Azure Functions – CI / CD DevOps Pipeline
In earlier parts of our Function Azure blog post series, we outlined the implementation of different artifacts of our research project on communication between the VSTS and LaunchDarkly with the Azure Function extensions.
In this one we will present how we have implemented continuous integration and deployment of our Azure Functions in Azure using Visual Studio Team Services.
Visual Studio solution and source control
Before we start talking about pipelines, a reminder of the composition of our Visual Studio solution.
Our solution consists of 4 projects
- The Azure Function Projects that contain the C# code and helpers of the Azure Function (see building vsts extensions with feature flags for details).
- The Unit Tests projects that tests some methods in the Azure Function project (see azure functions prepare for continuous delivery for details.)
- The Azure ARM resource project that contain the ARM template for the provisioning of our Azure Function environment (see azure function provisioning and configuring our azure function infrastructure for details.)
- The Integration tests that contain the Postman Json collection and environment files (see azure function integration tests automation for details.)
The code of this solution is maintained, stored and versioned in this GitHub repository.
CI / CD DevOps pipeline in VSTS
Before we create the build and release pipeline we need some requirements
- An Azure subscription
- An Azure Resource Manager (ARM) service endpoint in the VSTS Team Project connecting to the before mentioned Azure subscription
- A LaunchDarkly account with an existing project used for integration testing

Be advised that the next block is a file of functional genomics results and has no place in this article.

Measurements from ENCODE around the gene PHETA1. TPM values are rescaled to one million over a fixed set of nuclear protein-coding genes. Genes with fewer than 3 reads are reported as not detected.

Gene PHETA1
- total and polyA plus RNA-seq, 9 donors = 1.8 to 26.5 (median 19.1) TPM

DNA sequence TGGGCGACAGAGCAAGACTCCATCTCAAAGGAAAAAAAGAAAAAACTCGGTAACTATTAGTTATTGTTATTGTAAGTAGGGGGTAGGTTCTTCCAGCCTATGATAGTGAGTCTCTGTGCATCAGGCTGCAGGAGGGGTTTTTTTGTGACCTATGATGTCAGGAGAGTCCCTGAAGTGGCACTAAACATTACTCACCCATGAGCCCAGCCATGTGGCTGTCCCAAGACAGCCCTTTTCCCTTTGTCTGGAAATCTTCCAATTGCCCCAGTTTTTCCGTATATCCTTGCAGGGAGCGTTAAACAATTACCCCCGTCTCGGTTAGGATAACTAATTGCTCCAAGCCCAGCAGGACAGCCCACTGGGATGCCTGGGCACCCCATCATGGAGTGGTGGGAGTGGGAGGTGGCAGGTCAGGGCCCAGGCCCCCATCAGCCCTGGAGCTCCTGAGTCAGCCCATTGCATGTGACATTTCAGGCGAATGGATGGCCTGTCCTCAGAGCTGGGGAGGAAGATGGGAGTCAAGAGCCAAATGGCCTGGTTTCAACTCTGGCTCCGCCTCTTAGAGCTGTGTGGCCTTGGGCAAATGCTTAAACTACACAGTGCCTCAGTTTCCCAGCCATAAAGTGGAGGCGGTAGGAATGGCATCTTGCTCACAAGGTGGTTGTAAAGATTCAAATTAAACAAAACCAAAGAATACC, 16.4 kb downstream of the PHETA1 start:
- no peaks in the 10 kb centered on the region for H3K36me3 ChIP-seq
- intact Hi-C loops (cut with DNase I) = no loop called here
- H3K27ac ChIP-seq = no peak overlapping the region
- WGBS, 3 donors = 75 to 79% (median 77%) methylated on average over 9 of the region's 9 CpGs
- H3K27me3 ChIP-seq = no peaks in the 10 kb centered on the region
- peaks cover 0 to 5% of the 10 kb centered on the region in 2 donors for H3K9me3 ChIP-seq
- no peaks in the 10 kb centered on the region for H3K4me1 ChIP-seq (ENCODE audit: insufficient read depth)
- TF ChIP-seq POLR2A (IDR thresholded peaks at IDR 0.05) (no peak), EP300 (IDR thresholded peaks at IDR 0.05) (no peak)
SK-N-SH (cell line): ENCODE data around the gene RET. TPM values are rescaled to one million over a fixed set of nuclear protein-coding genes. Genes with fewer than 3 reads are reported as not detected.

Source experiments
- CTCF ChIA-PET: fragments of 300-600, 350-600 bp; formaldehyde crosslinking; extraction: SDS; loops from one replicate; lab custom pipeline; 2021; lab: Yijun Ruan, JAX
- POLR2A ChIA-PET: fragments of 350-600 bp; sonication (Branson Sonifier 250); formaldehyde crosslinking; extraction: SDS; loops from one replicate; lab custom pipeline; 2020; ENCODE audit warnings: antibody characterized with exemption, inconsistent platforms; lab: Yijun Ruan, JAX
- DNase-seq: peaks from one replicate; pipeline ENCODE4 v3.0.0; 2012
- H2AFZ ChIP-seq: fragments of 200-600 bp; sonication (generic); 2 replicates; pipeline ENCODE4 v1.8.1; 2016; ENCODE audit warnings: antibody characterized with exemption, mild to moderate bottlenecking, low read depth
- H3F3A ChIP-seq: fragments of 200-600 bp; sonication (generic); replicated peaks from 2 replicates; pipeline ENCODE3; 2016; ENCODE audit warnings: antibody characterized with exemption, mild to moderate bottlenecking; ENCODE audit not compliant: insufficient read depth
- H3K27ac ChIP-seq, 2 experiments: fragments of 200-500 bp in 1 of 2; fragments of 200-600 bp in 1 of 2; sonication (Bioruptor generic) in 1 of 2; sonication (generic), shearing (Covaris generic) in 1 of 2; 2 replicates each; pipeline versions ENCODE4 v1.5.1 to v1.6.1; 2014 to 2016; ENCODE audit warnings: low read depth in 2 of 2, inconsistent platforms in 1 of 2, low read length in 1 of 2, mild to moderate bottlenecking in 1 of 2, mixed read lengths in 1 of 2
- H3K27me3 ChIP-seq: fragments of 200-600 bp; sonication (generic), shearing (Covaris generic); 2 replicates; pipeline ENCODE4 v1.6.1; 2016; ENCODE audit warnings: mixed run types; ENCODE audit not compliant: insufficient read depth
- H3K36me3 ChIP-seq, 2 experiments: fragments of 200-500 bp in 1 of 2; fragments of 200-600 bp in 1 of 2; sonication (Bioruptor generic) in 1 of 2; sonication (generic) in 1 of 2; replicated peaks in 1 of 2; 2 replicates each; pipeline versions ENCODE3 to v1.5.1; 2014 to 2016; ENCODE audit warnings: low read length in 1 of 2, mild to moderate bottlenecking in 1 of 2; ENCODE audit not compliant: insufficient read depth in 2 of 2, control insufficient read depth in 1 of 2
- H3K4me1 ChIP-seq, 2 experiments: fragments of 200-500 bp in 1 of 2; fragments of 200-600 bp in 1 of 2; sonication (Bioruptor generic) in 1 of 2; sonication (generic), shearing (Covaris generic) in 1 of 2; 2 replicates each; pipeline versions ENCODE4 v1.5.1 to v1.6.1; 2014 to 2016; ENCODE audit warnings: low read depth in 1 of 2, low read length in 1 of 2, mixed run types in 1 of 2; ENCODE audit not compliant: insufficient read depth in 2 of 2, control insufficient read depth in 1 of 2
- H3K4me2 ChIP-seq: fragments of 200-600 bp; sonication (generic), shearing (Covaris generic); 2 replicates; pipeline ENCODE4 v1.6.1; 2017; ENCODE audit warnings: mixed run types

Continuous integration (CI)
CI is the first DevOps practice.
The build definition for our Azure Function deployment performs the following steps:
- Build the C# solution code
- Run unit tests
- Publish the artifacts for the release
The build definition tasks are:
This build contains 4 main phases:
- Restore Nuget packages of the solution and build the Visual Studio Solution with msbuild
- Run unit tests and publish the results
- Create a zip file that contains the output of the Azure Function Project
- In the last steps the build publishes 3 artifacts: the zip file containing the Azure Function project, the ARM template and postman Json files
When the build is successful we get the following results:
- Summary tab with tests results:
- Tests tab with detailed unit tests results
- Artifacts tab that contain our 3 published artifacts:
With the build created and tested successfully we can proceed to the setup of our release definition.
To maintain consistency with the pipeline of our VSTS extensions (see a really cool feature we noticed on vsts new release definition editor) we named the release environments with the same names:
- Early Adopters: Evaluation environment for our Azure Functions, called by our early adopter’s extension.
- Users: Production environment of our Azure Functions, called by our production extension.
For each environment, the release process is:
- Update (or create) and configure the complete Azure environment infrastructure. This environment is composed of 2 slots: principal (named ‘production’) for the released Azure Function App and one sub slot for running integration tests
- Deploy the Azure Function App in the integration tests slot
- Run the integration tests